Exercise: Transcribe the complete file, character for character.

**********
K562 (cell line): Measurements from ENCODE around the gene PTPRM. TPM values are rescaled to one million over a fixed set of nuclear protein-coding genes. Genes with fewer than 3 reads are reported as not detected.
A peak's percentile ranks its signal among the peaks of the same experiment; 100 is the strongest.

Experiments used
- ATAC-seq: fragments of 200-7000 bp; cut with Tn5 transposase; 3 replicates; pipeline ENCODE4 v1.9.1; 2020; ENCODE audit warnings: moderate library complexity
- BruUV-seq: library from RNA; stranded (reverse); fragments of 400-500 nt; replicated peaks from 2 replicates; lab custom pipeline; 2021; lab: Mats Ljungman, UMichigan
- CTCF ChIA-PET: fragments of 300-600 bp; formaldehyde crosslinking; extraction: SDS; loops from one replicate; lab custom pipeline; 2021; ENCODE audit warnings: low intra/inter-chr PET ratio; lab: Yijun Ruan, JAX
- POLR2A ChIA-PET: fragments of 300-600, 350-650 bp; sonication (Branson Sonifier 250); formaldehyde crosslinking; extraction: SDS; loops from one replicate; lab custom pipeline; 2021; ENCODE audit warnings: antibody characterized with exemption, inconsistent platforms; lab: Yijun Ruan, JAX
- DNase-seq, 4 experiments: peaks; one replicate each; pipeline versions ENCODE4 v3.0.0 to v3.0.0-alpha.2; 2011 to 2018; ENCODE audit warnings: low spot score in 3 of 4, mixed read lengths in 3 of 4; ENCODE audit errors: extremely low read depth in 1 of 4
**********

K562 (cell line): Measurements from ENCODE around the gene PTPRM. TPM values are rescaled to one million over a fixed set of nuclear protein-coding genes. Genes with fewer than 3 reads are reported as not detected.
A peak's percentile ranks its signal among the peaks of the same experiment; 100 is the strongest.

Experiments used
- ATAC-seq: fragments of 200-7000 bp; cut with Tn5 transposase; 3 replicates; pipeline ENCODE4 v1.9.1; 2020; ENCODE audit warnings: moderate library complexity
- BruUV-seq: library from RNA; stranded (reverse); fragments of 400-500 nt; replicated peaks from 2 replicates; lab custom pipeline; 2021; lab: Mats Ljungman, UMichigan
- CTCF ChIA-PET: fragments of 300-600 bp; formaldehyde crosslinking; extraction: SDS; loops from one replicate; lab custom pipeline; 2021; ENCODE audit warnings: low intra/inter-chr PET ratio; lab: Yijun Ruan, JAX
- POLR2A ChIA-PET: fragments of 300-600, 350-650 bp; sonication (Branson Sonifier 250); formaldehyde crosslinking; extraction: SDS; loops from one replicate; lab custom pipeline; 2021; ENCODE audit warnings: antibody characterized with exemption, inconsistent platforms; lab: Yijun Ruan, JAX
- DNase-seq, 4 experiments: peaks; one replicate each; pipeline versions ENCODE4 v3.0.0 to v3.0.0-alpha.2; 2011 to 2018; ENCODE audit warnings: low spot score in 3 of 4, mixed read lengths in 3 of 4; ENCODE audit errors: extremely low read depth in 1 of 4